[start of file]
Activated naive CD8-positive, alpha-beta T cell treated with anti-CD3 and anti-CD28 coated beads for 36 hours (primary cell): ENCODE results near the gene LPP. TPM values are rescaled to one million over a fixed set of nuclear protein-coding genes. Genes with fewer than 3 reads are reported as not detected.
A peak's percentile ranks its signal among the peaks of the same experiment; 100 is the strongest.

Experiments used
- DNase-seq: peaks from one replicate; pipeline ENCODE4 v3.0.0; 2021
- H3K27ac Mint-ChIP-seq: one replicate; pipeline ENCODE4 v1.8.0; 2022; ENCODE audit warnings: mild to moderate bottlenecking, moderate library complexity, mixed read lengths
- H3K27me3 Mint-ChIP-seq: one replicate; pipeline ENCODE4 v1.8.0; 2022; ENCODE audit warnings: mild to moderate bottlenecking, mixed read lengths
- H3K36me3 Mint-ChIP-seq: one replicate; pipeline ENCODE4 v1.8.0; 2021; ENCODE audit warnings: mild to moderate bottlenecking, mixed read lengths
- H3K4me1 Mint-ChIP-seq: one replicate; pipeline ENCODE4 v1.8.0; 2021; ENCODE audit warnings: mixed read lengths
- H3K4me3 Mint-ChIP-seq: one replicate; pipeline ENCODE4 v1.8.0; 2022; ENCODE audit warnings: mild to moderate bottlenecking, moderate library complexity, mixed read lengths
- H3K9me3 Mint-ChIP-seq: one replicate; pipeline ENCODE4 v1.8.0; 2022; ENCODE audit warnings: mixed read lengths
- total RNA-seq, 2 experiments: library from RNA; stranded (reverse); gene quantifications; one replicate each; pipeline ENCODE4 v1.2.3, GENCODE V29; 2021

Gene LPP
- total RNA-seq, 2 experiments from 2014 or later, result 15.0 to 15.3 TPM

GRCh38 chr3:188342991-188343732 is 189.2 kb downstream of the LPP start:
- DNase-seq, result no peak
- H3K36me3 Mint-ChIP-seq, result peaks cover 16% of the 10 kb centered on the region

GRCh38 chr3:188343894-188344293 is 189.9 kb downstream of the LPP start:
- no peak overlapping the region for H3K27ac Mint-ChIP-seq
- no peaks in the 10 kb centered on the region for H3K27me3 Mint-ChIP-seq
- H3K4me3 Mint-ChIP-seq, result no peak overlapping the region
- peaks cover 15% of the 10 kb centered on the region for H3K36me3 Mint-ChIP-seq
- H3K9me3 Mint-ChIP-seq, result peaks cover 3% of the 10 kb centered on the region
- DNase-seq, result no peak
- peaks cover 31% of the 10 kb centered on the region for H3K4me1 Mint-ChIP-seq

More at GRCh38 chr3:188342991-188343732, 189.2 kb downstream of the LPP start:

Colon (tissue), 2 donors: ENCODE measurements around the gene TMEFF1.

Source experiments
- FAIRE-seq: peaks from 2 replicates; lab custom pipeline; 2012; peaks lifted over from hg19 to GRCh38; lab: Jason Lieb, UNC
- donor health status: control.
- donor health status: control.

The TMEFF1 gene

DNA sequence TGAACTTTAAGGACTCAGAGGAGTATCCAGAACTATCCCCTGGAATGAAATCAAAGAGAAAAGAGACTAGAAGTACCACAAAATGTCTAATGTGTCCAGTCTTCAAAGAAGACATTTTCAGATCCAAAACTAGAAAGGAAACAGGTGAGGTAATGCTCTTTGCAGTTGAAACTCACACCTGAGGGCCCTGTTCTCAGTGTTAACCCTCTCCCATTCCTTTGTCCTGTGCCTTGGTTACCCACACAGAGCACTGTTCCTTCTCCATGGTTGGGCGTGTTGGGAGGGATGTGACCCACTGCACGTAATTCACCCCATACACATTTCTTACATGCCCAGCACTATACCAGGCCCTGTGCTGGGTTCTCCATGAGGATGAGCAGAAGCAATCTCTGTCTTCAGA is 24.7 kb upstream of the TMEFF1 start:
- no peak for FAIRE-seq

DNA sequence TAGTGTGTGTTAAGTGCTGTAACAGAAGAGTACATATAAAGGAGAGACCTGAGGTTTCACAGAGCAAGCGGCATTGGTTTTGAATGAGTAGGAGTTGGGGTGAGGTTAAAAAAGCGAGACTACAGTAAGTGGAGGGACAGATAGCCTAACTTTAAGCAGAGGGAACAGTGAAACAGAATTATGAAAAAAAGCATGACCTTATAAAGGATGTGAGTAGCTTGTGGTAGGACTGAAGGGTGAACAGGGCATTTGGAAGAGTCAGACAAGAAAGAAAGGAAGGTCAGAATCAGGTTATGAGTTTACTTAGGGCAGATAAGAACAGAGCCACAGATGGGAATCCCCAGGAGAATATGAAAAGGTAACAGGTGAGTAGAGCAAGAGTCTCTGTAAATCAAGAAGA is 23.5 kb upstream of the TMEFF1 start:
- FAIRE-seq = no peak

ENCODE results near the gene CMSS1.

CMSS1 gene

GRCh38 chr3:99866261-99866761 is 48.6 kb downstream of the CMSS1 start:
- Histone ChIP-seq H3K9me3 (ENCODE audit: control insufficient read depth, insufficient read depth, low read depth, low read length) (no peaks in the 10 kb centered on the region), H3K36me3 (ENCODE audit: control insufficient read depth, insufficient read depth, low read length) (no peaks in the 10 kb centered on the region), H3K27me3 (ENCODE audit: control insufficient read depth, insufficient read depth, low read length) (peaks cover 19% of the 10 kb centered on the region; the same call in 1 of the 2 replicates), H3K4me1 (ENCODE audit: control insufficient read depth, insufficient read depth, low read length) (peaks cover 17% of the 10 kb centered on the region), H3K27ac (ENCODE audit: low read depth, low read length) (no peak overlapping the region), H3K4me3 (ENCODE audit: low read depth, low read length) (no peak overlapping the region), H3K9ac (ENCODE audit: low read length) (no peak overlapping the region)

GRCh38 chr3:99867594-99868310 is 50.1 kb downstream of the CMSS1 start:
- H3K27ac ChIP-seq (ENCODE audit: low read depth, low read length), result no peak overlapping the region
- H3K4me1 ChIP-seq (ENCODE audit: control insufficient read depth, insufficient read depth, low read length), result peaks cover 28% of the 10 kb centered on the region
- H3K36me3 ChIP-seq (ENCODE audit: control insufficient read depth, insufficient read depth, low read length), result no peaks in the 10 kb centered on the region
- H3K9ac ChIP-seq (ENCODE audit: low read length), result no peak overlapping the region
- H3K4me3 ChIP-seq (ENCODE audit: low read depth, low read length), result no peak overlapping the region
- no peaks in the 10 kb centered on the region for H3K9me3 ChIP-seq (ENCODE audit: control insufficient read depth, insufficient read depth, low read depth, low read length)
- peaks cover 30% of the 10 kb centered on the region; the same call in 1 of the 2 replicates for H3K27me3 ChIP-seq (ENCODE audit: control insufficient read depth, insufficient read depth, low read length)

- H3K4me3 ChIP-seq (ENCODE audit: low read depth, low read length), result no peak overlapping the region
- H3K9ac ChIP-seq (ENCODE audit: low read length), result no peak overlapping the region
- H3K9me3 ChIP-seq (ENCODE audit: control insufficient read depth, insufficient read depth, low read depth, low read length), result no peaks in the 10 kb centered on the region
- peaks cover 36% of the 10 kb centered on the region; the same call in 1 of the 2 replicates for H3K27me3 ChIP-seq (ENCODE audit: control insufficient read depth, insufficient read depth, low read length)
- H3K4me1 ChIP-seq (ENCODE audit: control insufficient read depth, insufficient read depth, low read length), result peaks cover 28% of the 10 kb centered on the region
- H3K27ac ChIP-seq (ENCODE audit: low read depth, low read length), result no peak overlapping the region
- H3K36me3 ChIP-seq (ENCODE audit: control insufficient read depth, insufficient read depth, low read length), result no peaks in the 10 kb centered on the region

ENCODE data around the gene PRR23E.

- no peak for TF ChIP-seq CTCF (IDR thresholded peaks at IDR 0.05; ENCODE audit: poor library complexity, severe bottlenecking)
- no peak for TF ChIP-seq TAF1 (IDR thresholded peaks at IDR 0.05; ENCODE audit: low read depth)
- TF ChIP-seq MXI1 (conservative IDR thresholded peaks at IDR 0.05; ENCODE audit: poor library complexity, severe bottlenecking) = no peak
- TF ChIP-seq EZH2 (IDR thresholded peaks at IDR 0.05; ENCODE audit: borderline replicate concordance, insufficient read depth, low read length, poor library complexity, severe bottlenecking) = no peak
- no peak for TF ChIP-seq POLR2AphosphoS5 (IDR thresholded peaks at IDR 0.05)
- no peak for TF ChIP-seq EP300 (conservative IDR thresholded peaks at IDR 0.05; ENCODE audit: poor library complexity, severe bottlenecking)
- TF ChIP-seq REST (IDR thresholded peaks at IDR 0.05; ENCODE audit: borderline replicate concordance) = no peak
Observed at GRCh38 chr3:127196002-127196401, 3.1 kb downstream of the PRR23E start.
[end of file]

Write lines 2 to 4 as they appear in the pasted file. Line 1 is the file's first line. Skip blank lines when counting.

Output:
A peak's percentile ranks its signal among the peaks of the same experiment; 100 is the strongest.

Experiments used
- DNase-seq: peaks from one replicate; pipeline ENCODE4 v3.0.0; 2021